Art Cullen is 25% of the news staff of The Storm Lake Times, a family-owned Iowa twice-weekly that won the Pulitzer Prize last year for taking corporate polluters to task for poisoning the local lake and rivers. In his first book, Cullen introduces the world to the remarkable people who call his small town home. The prairie is changing, as is its human population: unlike agricultural communities that have vanished elsewhere in America, Storm Lake is growing, thanks to immigrants from nations like Laos and Mexico who have built new lives there (more than 30 languages are now spoken in town). Cullen has seen more than his share of crises, but his message is stubbornly optimistic—and timely.
The Wondrous Workings of Planet Earth
Rachel Ignotofsky puts the world in the palms of her adolescent readers’ hands, both literally and figuratively: her illustrated guide to the Earth’s ecosystems explains how they work and how each of us can work to protect them. Through stunning art, maps, and infographics, she offers clear and compelling breakdowns of everything from the carbon, nitrogen, phosphorus, and water cycles to how every human impacts nature. It’s a fascinating and empowering look at our shared home: “The big world we live in,” she writes, “is smaller than you think.”
Scott Harrison had been a high-flying, hard-living nightclub promoter for a decade when he realized he didn’t have it all. He felt empty, in fact, and asked himself, “What would the exact opposite of my life look like?” As it happened, it looked like 16 months on a hospital ship in West Africa—and, with no resources beyond a newfound conviction to effect change, he established charity: water, an organization that’s raised more than $300 million to bring potable water to more than 8.2 million people since 2006. Thirst is the story of how Harrison built one of the best-regarded nonprofits in the world out of nothing—and how each of us can learn to recognize our inner resources.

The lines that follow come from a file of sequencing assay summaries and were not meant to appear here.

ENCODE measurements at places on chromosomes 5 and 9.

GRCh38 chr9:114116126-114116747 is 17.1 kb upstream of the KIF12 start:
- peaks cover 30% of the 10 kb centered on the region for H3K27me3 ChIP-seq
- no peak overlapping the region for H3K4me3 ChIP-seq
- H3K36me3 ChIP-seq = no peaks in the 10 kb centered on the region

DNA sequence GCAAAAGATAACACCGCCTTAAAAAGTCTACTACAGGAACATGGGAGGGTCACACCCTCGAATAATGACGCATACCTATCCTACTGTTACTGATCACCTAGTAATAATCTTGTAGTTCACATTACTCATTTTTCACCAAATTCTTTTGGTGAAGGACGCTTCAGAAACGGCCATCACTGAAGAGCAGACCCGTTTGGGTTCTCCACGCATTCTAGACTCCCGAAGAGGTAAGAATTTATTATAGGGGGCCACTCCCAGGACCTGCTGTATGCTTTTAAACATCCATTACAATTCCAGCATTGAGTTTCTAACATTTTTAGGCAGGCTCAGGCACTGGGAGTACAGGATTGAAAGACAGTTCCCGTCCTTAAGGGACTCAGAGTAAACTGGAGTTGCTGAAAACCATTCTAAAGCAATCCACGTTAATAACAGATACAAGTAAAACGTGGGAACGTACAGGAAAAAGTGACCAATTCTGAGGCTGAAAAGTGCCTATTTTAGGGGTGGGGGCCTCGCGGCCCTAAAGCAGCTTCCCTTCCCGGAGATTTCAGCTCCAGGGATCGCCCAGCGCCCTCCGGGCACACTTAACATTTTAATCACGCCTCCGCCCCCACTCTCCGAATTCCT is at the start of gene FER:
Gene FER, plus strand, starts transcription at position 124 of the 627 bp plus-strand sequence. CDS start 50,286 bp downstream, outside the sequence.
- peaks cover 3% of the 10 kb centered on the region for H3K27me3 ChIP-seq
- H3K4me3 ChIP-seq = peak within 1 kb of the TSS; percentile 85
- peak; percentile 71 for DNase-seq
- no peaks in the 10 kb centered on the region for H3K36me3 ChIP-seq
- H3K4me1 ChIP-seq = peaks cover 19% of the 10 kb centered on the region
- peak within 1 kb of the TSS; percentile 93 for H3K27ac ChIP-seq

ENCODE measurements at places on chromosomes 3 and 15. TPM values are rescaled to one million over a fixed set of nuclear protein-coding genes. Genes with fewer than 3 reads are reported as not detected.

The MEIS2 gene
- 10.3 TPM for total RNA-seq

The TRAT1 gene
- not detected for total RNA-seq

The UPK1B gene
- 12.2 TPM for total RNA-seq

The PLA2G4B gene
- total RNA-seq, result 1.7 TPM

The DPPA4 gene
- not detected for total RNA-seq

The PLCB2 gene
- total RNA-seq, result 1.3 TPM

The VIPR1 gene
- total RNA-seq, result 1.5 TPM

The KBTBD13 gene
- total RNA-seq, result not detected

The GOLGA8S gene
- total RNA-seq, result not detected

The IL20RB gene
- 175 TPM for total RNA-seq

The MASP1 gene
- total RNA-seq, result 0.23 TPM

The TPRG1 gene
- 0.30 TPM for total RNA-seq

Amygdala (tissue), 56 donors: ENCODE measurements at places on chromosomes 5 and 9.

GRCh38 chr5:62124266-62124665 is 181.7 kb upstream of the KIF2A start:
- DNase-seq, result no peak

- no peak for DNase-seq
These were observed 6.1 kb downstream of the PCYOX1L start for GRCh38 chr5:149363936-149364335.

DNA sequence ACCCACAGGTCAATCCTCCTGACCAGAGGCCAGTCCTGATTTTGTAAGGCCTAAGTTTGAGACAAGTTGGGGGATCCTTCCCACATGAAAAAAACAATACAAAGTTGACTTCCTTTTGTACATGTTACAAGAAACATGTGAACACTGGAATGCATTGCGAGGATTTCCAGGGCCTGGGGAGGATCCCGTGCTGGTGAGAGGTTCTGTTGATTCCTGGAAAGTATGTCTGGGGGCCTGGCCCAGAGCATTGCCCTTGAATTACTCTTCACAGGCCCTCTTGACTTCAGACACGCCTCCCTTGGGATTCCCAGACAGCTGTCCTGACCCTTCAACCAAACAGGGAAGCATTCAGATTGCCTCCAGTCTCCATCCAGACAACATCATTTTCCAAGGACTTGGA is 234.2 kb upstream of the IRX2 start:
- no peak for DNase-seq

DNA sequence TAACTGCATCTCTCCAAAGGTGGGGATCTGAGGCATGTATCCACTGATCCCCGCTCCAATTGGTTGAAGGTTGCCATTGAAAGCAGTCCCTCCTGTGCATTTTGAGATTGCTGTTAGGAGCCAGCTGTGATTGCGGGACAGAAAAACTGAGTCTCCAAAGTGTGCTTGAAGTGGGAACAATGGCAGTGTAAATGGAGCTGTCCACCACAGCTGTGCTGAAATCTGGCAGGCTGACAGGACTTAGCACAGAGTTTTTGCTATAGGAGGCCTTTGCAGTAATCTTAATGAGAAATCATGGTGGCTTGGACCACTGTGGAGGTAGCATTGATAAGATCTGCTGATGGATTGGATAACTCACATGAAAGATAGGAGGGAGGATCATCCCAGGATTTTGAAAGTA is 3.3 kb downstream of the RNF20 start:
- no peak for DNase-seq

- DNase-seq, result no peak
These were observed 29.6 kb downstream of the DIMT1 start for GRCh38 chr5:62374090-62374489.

Commander Scott Kelly is the only American astronaut in history who’s lived an entire year in space, 250 miles above the surface of the planet. He’s also a damn fine lensman: after mastering the art of microgravity photography, he began generating glorious images of the Earth’s topography, the Milky Way, the aurora borealis, spacewalks, and a few next-level selfies, of course. This collection of photos from the International Space Station offers glimpses of our planet with what he calls “the orbital perspective, a feeling that we are all connected, part of a team that needs to work together to solve our common problems.”
The White Darkness
Henry Worsley had a historical connection to the legendary explorer Ernest Shackleton: he was a descendant of Frank Worsley, who captained Shackleton’s ship on his ill-fated Imperial Trans-Antarctic Expedition, and joined him on his final expedition in 1922. In November 2015, Henry Worsley set out to walk across the continent alone, and his family never saw him alive again. With more than 50 photographs from both Shackleton’s and Worsley’s journeys, The White Darkness plunges into the heart of the white continent to illuminate the extraordinary courage and fateful obsession that can push us past the limits of human endurance.
Where the Crawdads Sing